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Eastwood, DiCaprio, Hammer, Black Talk J. Edgar: DiCaprio Wanted to Gain Weight

Photo of Anne Thompson By Anne Thompson | Thompson on Hollywood November 6, 2011 at 10:13AM

The crowd at the Los Angeles County Museum screening of J. Edgar rose to their feet when three tall straight guys—Clint Eastwood, Leonardo DiCaprio and Armie Hammer—joined diminutive gay screenwriter Dustin Lance Black onstage at the Bing for a Q and A moderated by the NYT’s Charles McGrath. While Eastwood grew up with top cop J. Edgar Hoover, Black and his cast did not, and had to pore through reams of research to understand the restrictive mores of a time when to be openly gay was simply not allowed. DiCaprio and Black seemed more critical of Hoover—“he was a political dinosaur at the end of his career,” said DiCaprio, “he was a crockpot of eccentricity…didn’t adapt to civil rights…was obsessed with power”—while Eastwood seemed more admiring of Hoover starting thumbprints and his quest for law and order. That tension is in the movie, for better or worse.
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Leonardo DiCaprio, J.Edgar at LACMA
Leonardo DiCaprio, J.Edgar at LACMA

The crowd at the Los Angeles County Museum screening of J. Edgar rose to their feet when three tall straight guys—Clint Eastwood, Leonardo DiCaprio and Armie Hammer—joined diminutive gay screenwriter Dustin Lance Black onstage at the Bing for a Q and A moderated by the NYT’s Charles McGrath. While Eastwood grew up with top cop J. Edgar Hoover, Black and his cast did not, and had to pore through reams of research to understand the restrictive mores of a time when to be openly gay was simply not allowed. DiCaprio and Black seemed more critical of Hoover—“he was a political dinosaur at the end of his career,” said DiCaprio, “he was a crockpot of eccentricity…didn’t adapt to civil rights…was obsessed with power”—while Eastwood seemed more admiring of Hoover starting thumbprints and his quest for law and order. That tension is in the movie, for better or worse.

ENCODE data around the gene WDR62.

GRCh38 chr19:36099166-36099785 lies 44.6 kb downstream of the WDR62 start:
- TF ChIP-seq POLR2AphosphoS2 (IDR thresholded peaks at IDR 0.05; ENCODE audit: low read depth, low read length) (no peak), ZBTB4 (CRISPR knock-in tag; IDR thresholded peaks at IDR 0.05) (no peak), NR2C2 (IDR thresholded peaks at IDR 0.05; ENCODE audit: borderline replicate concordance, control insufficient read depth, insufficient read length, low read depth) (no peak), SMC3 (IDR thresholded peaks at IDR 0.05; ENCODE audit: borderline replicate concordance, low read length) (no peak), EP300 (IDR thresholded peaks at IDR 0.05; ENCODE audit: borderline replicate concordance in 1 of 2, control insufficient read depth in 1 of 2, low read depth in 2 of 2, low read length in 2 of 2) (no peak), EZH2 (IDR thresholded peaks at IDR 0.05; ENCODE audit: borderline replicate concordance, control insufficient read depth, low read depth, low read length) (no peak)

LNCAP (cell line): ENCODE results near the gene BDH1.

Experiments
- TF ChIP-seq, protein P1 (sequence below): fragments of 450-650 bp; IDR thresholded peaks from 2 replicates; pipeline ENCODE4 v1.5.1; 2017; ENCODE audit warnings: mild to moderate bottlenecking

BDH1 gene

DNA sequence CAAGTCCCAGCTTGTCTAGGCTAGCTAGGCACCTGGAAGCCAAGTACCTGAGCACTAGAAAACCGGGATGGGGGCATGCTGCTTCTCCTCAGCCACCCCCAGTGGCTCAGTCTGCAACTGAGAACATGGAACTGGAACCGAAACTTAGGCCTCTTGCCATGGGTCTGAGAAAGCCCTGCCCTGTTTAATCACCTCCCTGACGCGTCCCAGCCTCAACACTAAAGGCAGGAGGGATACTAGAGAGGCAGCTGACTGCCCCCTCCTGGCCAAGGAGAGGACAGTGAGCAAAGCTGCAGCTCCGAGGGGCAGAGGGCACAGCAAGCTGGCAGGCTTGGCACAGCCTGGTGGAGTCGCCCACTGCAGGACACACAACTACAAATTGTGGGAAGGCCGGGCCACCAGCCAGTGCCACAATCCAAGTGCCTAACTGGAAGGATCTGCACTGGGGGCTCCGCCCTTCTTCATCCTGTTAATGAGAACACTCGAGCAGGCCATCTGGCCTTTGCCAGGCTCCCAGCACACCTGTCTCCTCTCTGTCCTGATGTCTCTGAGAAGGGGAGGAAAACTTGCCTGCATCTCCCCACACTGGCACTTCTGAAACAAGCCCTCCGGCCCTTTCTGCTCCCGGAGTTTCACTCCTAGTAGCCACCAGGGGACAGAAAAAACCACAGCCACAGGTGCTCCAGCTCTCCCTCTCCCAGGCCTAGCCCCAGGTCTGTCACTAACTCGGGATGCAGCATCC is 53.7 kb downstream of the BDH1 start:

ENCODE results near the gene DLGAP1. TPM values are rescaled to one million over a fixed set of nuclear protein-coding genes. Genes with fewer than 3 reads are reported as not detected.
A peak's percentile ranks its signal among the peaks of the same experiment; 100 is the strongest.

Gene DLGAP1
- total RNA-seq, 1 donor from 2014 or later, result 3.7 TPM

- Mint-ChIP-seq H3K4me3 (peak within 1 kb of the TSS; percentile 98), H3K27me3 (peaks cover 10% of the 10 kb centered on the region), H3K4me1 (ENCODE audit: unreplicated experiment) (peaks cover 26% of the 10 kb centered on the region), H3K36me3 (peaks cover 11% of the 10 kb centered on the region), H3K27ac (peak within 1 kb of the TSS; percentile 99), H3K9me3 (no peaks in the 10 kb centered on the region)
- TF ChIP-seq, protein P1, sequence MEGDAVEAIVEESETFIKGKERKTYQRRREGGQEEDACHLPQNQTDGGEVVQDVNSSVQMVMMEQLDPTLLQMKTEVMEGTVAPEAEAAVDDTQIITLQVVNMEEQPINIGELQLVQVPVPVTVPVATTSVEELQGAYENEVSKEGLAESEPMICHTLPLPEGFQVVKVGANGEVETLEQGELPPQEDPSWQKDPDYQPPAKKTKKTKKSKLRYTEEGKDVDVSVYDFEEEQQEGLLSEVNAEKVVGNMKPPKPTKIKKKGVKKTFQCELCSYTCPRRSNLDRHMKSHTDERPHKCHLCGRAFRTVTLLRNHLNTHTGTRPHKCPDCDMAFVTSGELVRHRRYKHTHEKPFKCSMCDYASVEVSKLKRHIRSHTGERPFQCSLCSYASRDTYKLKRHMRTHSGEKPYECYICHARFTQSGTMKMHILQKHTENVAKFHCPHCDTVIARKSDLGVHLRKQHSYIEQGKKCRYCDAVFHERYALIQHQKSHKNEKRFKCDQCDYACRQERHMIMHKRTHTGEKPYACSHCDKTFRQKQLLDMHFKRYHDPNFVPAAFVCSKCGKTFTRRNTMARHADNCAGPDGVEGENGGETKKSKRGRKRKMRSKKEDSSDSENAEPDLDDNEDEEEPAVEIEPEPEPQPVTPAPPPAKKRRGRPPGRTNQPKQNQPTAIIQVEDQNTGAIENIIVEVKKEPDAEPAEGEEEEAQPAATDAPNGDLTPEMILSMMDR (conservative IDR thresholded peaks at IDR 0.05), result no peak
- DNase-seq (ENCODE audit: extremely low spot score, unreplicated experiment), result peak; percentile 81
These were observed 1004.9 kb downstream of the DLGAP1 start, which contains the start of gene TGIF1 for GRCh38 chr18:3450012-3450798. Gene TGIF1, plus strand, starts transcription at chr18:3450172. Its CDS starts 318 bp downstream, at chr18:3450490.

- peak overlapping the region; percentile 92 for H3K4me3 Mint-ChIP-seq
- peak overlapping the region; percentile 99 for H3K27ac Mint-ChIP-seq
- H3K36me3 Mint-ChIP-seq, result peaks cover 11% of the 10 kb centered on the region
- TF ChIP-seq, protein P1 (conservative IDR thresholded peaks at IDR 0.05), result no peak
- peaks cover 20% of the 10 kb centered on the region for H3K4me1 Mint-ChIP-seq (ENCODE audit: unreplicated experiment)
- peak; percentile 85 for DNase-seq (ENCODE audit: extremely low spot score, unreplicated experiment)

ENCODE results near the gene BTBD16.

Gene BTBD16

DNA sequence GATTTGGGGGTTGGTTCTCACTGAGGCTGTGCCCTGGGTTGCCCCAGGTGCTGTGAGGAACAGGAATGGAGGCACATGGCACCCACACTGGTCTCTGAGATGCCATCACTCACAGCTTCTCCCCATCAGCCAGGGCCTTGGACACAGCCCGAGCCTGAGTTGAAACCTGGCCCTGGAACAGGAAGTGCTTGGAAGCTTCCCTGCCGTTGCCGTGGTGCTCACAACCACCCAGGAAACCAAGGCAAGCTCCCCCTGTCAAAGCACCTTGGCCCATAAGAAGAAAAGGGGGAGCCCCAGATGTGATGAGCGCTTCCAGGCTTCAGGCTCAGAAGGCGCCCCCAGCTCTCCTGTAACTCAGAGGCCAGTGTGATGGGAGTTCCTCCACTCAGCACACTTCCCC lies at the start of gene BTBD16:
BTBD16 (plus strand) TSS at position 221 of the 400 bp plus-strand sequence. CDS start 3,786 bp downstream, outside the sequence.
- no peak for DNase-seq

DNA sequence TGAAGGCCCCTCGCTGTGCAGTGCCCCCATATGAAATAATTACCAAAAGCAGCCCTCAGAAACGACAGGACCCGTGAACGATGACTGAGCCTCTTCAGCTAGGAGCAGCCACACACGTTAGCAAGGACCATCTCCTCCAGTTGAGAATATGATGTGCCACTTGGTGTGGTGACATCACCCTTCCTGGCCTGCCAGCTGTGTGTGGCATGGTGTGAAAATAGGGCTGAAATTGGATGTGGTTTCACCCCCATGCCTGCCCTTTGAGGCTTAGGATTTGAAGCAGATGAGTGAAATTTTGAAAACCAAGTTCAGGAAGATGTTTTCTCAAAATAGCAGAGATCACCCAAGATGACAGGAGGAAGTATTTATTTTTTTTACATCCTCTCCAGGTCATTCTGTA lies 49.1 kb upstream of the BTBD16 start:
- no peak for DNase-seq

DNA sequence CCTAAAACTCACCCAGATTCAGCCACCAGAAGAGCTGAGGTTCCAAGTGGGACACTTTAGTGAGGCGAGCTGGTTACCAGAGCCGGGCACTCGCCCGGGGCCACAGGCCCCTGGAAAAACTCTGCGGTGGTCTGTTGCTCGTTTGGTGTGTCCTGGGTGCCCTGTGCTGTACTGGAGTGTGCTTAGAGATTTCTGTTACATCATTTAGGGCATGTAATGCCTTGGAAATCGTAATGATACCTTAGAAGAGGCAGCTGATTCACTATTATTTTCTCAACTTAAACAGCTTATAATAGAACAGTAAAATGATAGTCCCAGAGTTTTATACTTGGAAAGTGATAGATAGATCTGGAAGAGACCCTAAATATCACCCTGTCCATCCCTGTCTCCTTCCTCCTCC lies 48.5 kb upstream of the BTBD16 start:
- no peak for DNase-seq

As he did when researching his Oscar-winning screenplay for Milk, Black searched for contradictions and underlying political agendas in the reporting on his subject, and dug deeper via primary sources for the underlying real story. “We don’t know this man who shaped this country,” said Black, who wanted to find out why he had such lust for fame and power, lived with his mother until he was 40, had no personal relationships outside his work, and wasn’t interested in Dorothy Lamour. “Hoover was a man denied love, which he replaced with fame and admiration. He was a master of media, to increase the department’s power. He figured out how to celebrate the law men. But if you went after him, or defied him of the public’s affection, he’d go after you.”

“He created CSI,” joked DiCaprio.Eastwood was delighted with Black’s all-encompassing script, which runs from the 20s through Hoover’s death in 1972: “I like to see him mature and age, and everybody else along with him,” he said. “There are a lot of parallels now with the 20s era Bolsheviks and the unease and justified paranoia, as there is now, post 9/11.”